Introduction: Adjuvants are essential to vaccines for immunopotentiation in the elicitation of protective immunity. However, classical and widely used aluminum-based adjuvants have limited capacity to induce cellular response. There are increasing needs for appropriate adjuvants with improved profiles for vaccine development toward emerging pathogens. Carbohydrate-containing nanoparticles (NPs) with immunomodulatory activity and particulate nanocarriers for effective antigen presentation are capable of eliciting a more balanced humoral and cellular immune response.Areas covered: We reviewed several carbohydrates with immunomodulatory properties. They include chitosan, ß-glucan, mannan, and saponins, which have been used in vaccine formulations. The mode of action, the preparation methods, characterization of these carbohydrate-containing NPs and the corresponding vaccines are presented.Expert opinion: Several carbohydrate-containing NPs have entered the clinical stage or have been used in licensed vaccines for human use. Saponin-containing NPs are being evaluated in a vaccine against SARS-CoV-2, the pathogen causing the on-going worldwide pandemic. Vaccines with carbohydrate-containing NPs are in different stages of development, from preclinical studies to late-stage clinical trials. A better understanding of the mode of action for carbohydrate-containing NPs as vaccine carriers and as immunostimulators will likely contribute to the design and development of new generation vaccines against cancer and infectious diseases.


Subject(s)
Adjuvants, Immunologic/chemistry , COVID-19 Vaccines/chemistry , COVID-19/prevention & control , Carbohydrates/chemistry , Nanoparticles/chemistry , Adjuvants, Immunologic/administration & dosage , Animals , COVID-19/immunology , COVID-19 Vaccines/administration & dosage , COVID-19 Vaccines/immunology , Carbohydrates/administration & dosage , Carbohydrates/immunology , Chitosan/administration & dosage , Chitosan/chemistry , Chitosan/immunology , Humans , Mannans/administration & dosage , Mannans/chemistry , Mannans/immunology , Nanoparticles/administration & dosage , beta-Glucans/administration & dosage , beta-Glucans/chemistry , beta-Glucans/immunology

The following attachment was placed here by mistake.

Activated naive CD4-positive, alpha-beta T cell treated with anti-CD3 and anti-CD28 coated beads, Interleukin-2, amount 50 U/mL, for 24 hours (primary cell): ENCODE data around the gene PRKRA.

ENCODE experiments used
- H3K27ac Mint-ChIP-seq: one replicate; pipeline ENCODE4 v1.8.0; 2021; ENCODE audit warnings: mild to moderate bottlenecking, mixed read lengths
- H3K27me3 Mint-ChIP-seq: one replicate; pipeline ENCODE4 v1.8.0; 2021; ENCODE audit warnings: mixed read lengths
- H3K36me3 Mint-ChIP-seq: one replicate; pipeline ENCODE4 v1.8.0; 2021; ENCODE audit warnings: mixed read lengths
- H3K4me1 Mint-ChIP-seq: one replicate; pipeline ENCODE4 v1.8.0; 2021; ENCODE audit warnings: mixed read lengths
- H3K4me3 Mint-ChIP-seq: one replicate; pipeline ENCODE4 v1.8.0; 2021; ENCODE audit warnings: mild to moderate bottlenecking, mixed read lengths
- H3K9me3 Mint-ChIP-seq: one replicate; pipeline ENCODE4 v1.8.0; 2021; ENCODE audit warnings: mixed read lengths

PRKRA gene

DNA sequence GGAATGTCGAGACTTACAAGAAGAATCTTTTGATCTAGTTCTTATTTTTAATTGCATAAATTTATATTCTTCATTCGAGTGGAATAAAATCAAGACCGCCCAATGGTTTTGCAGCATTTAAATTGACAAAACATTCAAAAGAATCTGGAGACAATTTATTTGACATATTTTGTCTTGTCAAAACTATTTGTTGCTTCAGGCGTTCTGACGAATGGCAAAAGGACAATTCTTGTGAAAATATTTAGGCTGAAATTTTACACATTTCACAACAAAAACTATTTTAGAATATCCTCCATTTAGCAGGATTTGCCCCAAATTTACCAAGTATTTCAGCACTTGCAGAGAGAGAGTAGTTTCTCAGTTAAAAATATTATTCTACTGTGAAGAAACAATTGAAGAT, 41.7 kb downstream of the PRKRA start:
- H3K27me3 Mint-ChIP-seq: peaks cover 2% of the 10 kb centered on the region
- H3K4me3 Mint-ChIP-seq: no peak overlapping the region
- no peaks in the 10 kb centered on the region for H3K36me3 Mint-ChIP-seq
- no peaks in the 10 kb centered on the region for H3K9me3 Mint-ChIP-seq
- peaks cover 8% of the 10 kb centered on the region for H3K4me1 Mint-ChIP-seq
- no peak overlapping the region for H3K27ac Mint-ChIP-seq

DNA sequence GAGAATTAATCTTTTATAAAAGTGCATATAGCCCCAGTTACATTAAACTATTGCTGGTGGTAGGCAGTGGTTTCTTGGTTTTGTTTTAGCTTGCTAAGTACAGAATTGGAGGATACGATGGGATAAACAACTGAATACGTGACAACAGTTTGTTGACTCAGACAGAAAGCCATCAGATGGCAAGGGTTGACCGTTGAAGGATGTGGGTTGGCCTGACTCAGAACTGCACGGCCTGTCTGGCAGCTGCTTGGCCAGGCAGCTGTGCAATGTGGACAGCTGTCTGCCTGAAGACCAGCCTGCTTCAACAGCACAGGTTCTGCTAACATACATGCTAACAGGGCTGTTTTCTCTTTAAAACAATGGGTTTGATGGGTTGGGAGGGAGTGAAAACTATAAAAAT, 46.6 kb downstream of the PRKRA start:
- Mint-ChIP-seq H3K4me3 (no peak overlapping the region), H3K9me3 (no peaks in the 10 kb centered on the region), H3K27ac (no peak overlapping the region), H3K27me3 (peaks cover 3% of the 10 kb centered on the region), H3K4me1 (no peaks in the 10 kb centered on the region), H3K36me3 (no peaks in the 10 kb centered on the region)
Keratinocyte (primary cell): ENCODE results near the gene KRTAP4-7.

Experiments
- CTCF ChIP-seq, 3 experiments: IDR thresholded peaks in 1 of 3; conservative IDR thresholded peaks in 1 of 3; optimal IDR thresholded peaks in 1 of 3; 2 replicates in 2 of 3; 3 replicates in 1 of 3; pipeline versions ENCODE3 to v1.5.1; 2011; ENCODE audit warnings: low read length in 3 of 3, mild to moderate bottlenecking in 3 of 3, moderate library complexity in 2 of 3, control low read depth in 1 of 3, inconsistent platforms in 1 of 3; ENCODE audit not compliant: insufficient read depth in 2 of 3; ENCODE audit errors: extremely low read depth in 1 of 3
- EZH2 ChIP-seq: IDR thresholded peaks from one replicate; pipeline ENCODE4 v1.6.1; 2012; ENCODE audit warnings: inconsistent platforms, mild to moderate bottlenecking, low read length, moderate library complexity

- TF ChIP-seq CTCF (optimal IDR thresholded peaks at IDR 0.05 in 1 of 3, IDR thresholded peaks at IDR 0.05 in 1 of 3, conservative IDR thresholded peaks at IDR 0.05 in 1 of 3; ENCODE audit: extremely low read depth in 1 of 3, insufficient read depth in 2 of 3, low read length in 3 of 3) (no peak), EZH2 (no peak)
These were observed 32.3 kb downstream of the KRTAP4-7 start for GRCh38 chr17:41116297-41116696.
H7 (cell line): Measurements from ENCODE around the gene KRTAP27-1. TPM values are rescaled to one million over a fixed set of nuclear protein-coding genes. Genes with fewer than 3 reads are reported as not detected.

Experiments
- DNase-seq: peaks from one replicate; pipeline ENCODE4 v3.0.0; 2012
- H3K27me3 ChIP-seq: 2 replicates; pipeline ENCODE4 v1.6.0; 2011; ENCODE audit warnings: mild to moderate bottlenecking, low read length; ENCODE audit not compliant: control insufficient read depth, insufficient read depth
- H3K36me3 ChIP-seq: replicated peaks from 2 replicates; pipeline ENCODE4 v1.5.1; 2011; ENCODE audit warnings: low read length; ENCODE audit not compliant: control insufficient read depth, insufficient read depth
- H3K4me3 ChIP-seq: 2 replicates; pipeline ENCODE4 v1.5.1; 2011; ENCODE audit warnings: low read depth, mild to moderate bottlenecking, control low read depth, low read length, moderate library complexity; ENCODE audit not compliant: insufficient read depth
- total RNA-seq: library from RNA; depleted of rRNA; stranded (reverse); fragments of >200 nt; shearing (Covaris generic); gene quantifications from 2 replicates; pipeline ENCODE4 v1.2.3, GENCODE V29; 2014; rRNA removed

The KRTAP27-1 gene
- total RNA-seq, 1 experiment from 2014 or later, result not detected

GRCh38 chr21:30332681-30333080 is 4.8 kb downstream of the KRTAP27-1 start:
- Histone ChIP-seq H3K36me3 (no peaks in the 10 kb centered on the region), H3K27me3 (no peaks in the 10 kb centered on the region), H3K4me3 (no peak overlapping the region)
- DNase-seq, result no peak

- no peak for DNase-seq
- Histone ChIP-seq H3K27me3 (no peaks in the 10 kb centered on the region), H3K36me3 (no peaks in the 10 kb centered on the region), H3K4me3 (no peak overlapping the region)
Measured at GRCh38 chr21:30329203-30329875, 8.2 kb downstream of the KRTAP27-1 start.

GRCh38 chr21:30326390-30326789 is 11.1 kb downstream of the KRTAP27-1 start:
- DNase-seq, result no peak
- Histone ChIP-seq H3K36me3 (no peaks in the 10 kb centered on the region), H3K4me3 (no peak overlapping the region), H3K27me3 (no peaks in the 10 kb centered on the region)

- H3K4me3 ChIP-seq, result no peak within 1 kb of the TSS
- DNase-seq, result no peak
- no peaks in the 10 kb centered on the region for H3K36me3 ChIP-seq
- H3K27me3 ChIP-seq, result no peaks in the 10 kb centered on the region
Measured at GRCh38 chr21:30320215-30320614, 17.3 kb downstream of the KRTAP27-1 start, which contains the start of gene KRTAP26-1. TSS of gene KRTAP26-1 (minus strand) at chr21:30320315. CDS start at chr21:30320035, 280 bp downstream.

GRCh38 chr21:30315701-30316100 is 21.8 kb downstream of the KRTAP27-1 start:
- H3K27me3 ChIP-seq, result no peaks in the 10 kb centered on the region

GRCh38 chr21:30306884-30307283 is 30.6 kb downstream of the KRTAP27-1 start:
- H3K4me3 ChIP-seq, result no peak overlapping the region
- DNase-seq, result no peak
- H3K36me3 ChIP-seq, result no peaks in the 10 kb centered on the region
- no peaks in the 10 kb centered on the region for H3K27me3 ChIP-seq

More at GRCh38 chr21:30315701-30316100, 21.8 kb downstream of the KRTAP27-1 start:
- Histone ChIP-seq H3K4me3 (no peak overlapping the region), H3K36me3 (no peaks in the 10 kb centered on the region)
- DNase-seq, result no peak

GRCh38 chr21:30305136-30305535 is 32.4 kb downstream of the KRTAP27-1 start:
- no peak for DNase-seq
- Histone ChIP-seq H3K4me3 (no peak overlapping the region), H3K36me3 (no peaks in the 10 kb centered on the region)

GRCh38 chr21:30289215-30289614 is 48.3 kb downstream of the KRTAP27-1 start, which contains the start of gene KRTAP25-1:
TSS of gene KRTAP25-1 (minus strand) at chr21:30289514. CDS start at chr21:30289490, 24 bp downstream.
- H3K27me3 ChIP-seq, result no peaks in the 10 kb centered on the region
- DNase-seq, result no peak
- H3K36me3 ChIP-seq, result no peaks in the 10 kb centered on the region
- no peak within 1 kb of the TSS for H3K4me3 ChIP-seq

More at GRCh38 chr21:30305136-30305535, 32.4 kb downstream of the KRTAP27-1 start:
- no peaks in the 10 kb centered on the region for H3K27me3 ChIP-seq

8.
Commun Biol ; 4(1): 240, 2021 02 18.
Article in English | MEDLINE | ID: covidwho-1091448

ABSTRACT

SARS-CoV-2 is the cause of COVID-19. It infects multiple organs including the respiratory tract and gut. Dynamic changes of regional microbiomes in infected adults are largely unknown. Here, we performed longitudinal analyses of throat and anal swabs from 35 COVID-19 and 19 healthy adult controls, as well as 10 non-COVID-19 patients with other diseases, by 16 S rRNA gene sequencing. The results showed a partitioning of the patients into 3-4 categories based on microbial community types (I-IV) in both sites. The bacterial diversity was lower in COVID-19 patients than healthy controls and decreased gradually from community type I to III/IV. Although the dynamic change of microbiome was complex during COVID-19, a synchronous restoration of both the upper respiratory and gut microbiomes from early dysbiosis towards late more diverse status was observed in 6/8 mild COVID-19 adult patients. These findings reveal previously unknown interactions between upper respiratory and gut microbiomes during COVID-19.